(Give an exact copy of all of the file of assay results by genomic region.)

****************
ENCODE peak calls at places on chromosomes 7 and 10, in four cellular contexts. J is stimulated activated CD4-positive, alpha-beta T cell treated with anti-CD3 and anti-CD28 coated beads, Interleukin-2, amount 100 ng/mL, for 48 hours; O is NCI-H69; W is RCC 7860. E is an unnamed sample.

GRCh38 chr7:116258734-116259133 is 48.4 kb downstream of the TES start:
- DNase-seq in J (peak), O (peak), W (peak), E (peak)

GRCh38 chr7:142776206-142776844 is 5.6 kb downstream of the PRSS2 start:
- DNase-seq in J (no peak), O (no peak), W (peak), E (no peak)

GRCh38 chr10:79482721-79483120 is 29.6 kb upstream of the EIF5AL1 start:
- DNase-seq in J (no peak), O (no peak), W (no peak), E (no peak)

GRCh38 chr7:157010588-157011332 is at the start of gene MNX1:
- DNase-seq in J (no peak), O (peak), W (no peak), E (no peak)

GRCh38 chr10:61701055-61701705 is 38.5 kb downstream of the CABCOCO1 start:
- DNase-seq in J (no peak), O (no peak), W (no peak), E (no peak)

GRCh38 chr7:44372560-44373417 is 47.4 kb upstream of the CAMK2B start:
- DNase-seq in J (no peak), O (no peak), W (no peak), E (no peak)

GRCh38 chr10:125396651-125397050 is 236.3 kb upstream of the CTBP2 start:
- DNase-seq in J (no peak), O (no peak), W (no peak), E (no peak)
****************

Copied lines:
ENCODE peak calls at places on chromosomes 7 and 10, in four cellular contexts. J is stimulated activated CD4-positive, alpha-beta T cell treated with anti-CD3 and anti-CD28 coated beads, Interleukin-2, amount 100 ng/mL, for 48 hours; O is NCI-H69; W is RCC 7860. E is an unnamed sample.

GRCh38 chr7:116258734-116259133 is 48.4 kb downstream of the TES start:
- DNase-seq in J (peak), O (peak), W (peak), E (peak)

GRCh38 chr7:142776206-142776844 is 5.6 kb downstream of the PRSS2 start:
- DNase-seq in J (no peak), O (no peak), W (peak), E (no peak)

GRCh38 chr10:79482721-79483120 is 29.6 kb upstream of the EIF5AL1 start:
- DNase-seq in J (no peak), O (no peak), W (no peak), E (no peak)

GRCh38 chr7:157010588-157011332 is at the start of gene MNX1:
- DNase-seq in J (no peak), O (peak), W (no peak), E (no peak)

GRCh38 chr10:61701055-61701705 is 38.5 kb downstream of the CABCOCO1 start:
- DNase-seq in J (no peak), O (no peak), W (no peak), E (no peak)

GRCh38 chr7:44372560-44373417 is 47.4 kb upstream of the CAMK2B start:
- DNase-seq in J (no peak), O (no peak), W (no peak), E (no peak)

GRCh38 chr10:125396651-125397050 is 236.3 kb upstream of the CTBP2 start:
- DNase-seq in J (no peak), O (no peak), W (no peak), E (no peak)